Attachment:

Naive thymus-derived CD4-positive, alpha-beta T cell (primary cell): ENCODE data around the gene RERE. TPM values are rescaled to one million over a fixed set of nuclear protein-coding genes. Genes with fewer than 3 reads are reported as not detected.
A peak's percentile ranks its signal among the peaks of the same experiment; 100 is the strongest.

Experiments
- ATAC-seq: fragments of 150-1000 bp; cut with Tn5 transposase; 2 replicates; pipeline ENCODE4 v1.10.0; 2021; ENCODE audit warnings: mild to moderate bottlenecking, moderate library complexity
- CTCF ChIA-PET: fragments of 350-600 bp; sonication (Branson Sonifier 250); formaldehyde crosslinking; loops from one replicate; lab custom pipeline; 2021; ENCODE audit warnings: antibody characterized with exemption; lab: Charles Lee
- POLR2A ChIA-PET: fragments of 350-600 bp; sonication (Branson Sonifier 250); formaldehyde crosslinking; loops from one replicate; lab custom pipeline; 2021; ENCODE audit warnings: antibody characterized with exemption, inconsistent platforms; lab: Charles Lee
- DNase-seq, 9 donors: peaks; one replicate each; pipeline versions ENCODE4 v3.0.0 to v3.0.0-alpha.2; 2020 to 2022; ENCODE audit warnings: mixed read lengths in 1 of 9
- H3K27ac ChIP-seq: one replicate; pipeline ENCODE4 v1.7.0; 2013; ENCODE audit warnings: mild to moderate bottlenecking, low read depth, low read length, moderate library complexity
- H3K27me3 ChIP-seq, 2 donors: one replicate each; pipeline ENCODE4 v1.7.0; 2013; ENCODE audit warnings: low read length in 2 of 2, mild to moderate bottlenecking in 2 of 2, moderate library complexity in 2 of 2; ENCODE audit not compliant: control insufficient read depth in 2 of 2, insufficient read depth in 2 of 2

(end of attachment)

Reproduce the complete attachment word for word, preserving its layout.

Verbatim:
Naive thymus-derived CD4-positive, alpha-beta T cell (primary cell): ENCODE data around the gene RERE. TPM values are rescaled to one million over a fixed set of nuclear protein-coding genes. Genes with fewer than 3 reads are reported as not detected.
A peak's percentile ranks its signal among the peaks of the same experiment; 100 is the strongest.

Experiments
- ATAC-seq: fragments of 150-1000 bp; cut with Tn5 transposase; 2 replicates; pipeline ENCODE4 v1.10.0; 2021; ENCODE audit warnings: mild to moderate bottlenecking, moderate library complexity
- CTCF ChIA-PET: fragments of 350-600 bp; sonication (Branson Sonifier 250); formaldehyde crosslinking; loops from one replicate; lab custom pipeline; 2021; ENCODE audit warnings: antibody characterized with exemption; lab: Charles Lee
- POLR2A ChIA-PET: fragments of 350-600 bp; sonication (Branson Sonifier 250); formaldehyde crosslinking; loops from one replicate; lab custom pipeline; 2021; ENCODE audit warnings: antibody characterized with exemption, inconsistent platforms; lab: Charles Lee
- DNase-seq, 9 donors: peaks; one replicate each; pipeline versions ENCODE4 v3.0.0 to v3.0.0-alpha.2; 2020 to 2022; ENCODE audit warnings: mixed read lengths in 1 of 9
- H3K27ac ChIP-seq: one replicate; pipeline ENCODE4 v1.7.0; 2013; ENCODE audit warnings: mild to moderate bottlenecking, low read depth, low read length, moderate library complexity
- H3K27me3 ChIP-seq, 2 donors: one replicate each; pipeline ENCODE4 v1.7.0; 2013; ENCODE audit warnings: low read length in 2 of 2, mild to moderate bottlenecking in 2 of 2, moderate library complexity in 2 of 2; ENCODE audit not compliant: control insufficient read depth in 2 of 2, insufficient read depth in 2 of 2